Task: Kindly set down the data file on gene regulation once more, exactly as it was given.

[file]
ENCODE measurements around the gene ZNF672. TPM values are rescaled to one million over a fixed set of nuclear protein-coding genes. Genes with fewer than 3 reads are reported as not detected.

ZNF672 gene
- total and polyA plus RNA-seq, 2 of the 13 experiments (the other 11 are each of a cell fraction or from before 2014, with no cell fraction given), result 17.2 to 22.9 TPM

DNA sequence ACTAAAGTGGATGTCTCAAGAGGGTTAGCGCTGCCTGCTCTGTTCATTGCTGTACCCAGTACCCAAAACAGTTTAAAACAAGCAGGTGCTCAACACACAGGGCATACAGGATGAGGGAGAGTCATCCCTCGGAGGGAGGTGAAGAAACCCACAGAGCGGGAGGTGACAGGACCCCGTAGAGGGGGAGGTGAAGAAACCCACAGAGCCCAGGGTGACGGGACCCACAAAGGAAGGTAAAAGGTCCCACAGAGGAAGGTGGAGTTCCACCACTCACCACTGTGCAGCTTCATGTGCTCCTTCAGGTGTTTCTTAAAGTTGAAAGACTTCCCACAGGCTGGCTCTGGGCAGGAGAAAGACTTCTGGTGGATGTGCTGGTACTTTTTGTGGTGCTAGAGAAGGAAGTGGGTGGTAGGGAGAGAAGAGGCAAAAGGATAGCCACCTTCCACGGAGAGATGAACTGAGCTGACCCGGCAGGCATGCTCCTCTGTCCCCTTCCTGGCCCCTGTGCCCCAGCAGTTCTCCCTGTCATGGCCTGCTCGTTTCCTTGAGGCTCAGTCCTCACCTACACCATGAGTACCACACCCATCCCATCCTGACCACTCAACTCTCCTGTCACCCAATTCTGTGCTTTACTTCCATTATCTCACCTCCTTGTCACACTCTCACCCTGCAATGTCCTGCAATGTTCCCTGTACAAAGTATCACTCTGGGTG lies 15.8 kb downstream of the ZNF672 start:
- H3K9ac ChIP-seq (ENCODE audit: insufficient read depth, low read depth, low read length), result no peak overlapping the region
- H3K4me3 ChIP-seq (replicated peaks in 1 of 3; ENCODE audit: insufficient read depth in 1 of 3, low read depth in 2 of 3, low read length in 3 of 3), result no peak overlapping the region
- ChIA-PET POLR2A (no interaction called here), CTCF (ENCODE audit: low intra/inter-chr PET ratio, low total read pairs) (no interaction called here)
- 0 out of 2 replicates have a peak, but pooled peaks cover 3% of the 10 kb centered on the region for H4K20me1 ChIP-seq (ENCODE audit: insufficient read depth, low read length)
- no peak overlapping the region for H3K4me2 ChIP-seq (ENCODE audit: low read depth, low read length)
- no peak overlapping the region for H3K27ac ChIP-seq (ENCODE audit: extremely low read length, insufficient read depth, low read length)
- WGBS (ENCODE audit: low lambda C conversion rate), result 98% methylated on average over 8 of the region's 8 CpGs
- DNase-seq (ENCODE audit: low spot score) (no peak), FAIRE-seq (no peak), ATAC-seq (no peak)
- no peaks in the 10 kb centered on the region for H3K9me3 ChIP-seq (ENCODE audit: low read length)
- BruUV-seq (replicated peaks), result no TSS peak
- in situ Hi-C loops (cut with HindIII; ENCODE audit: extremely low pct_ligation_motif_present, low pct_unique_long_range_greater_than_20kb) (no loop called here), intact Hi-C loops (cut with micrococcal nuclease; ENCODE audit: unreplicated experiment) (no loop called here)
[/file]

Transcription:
ENCODE measurements around the gene ZNF672. TPM values are rescaled to one million over a fixed set of nuclear protein-coding genes. Genes with fewer than 3 reads are reported as not detected.

ZNF672 gene
- total and polyA plus RNA-seq, 2 of the 13 experiments (the other 11 are each of a cell fraction or from before 2014, with no cell fraction given), result 17.2 to 22.9 TPM

DNA sequence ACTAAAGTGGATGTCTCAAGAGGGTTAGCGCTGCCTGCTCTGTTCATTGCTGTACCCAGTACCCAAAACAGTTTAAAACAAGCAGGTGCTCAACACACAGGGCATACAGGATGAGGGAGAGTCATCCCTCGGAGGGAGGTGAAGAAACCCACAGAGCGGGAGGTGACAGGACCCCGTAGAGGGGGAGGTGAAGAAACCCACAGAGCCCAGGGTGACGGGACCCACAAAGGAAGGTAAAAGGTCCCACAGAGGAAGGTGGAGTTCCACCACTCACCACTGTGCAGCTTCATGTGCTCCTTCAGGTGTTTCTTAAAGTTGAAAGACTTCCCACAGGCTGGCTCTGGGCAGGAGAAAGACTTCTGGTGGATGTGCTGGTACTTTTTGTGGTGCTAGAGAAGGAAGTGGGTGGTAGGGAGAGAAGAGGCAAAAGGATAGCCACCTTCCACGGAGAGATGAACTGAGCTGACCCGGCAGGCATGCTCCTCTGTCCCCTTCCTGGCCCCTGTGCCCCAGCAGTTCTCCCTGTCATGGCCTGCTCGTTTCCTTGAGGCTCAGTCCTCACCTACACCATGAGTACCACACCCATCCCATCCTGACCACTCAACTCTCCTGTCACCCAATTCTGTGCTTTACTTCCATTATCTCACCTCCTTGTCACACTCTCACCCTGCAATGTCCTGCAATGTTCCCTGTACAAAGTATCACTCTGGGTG lies 15.8 kb downstream of the ZNF672 start:
- H3K9ac ChIP-seq (ENCODE audit: insufficient read depth, low read depth, low read length), result no peak overlapping the region
- H3K4me3 ChIP-seq (replicated peaks in 1 of 3; ENCODE audit: insufficient read depth in 1 of 3, low read depth in 2 of 3, low read length in 3 of 3), result no peak overlapping the region
- ChIA-PET POLR2A (no interaction called here), CTCF (ENCODE audit: low intra/inter-chr PET ratio, low total read pairs) (no interaction called here)
- 0 out of 2 replicates have a peak, but pooled peaks cover 3% of the 10 kb centered on the region for H4K20me1 ChIP-seq (ENCODE audit: insufficient read depth, low read length)
- no peak overlapping the region for H3K4me2 ChIP-seq (ENCODE audit: low read depth, low read length)
- no peak overlapping the region for H3K27ac ChIP-seq (ENCODE audit: extremely low read length, insufficient read depth, low read length)
- WGBS (ENCODE audit: low lambda C conversion rate), result 98% methylated on average over 8 of the region's 8 CpGs
- DNase-seq (ENCODE audit: low spot score) (no peak), FAIRE-seq (no peak), ATAC-seq (no peak)
- no peaks in the 10 kb centered on the region for H3K9me3 ChIP-seq (ENCODE audit: low read length)
- BruUV-seq (replicated peaks), result no TSS peak
- in situ Hi-C loops (cut with HindIII; ENCODE audit: extremely low pct_ligation_motif_present, low pct_unique_long_range_greater_than_20kb) (no loop called here), intact Hi-C loops (cut with micrococcal nuclease; ENCODE audit: unreplicated experiment) (no loop called here)